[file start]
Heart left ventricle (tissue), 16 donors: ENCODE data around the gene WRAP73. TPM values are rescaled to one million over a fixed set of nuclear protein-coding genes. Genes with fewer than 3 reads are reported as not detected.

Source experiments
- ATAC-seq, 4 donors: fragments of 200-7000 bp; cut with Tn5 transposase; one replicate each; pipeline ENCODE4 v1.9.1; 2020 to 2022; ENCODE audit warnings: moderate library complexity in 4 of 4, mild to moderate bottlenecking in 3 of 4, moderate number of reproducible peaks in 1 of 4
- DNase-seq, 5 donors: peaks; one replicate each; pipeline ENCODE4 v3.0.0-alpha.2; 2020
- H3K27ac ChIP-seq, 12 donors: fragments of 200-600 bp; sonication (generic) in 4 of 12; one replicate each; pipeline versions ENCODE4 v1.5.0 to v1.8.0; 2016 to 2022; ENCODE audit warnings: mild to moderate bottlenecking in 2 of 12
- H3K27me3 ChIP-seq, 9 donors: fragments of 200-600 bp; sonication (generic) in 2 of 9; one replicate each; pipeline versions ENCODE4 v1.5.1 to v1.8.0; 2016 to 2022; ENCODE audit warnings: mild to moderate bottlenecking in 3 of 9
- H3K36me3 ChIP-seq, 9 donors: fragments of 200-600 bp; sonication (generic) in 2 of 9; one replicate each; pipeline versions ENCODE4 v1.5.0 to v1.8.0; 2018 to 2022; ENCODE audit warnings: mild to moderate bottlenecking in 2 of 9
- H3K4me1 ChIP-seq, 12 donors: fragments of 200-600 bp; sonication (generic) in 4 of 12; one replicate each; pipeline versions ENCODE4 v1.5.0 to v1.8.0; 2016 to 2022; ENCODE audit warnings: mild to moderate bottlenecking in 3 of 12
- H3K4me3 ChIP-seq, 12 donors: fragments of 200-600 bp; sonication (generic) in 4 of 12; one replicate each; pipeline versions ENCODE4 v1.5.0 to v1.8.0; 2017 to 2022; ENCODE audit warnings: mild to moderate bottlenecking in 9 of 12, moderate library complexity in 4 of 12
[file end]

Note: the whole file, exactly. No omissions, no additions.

Heart left ventricle (tissue), 16 donors: ENCODE data around the gene WRAP73. TPM values are rescaled to one million over a fixed set of nuclear protein-coding genes. Genes with fewer than 3 reads are reported as not detected.

Source experiments
- ATAC-seq, 4 donors: fragments of 200-7000 bp; cut with Tn5 transposase; one replicate each; pipeline ENCODE4 v1.9.1; 2020 to 2022; ENCODE audit warnings: moderate library complexity in 4 of 4, mild to moderate bottlenecking in 3 of 4, moderate number of reproducible peaks in 1 of 4
- DNase-seq, 5 donors: peaks; one replicate each; pipeline ENCODE4 v3.0.0-alpha.2; 2020
- H3K27ac ChIP-seq, 12 donors: fragments of 200-600 bp; sonication (generic) in 4 of 12; one replicate each; pipeline versions ENCODE4 v1.5.0 to v1.8.0; 2016 to 2022; ENCODE audit warnings: mild to moderate bottlenecking in 2 of 12
- H3K27me3 ChIP-seq, 9 donors: fragments of 200-600 bp; sonication (generic) in 2 of 9; one replicate each; pipeline versions ENCODE4 v1.5.1 to v1.8.0; 2016 to 2022; ENCODE audit warnings: mild to moderate bottlenecking in 3 of 9
- H3K36me3 ChIP-seq, 9 donors: fragments of 200-600 bp; sonication (generic) in 2 of 9; one replicate each; pipeline versions ENCODE4 v1.5.0 to v1.8.0; 2018 to 2022; ENCODE audit warnings: mild to moderate bottlenecking in 2 of 9
- H3K4me1 ChIP-seq, 12 donors: fragments of 200-600 bp; sonication (generic) in 4 of 12; one replicate each; pipeline versions ENCODE4 v1.5.0 to v1.8.0; 2016 to 2022; ENCODE audit warnings: mild to moderate bottlenecking in 3 of 12
- H3K4me3 ChIP-seq, 12 donors: fragments of 200-600 bp; sonication (generic) in 4 of 12; one replicate each; pipeline versions ENCODE4 v1.5.0 to v1.8.0; 2017 to 2022; ENCODE audit warnings: mild to moderate bottlenecking in 9 of 12, moderate library complexity in 4 of 12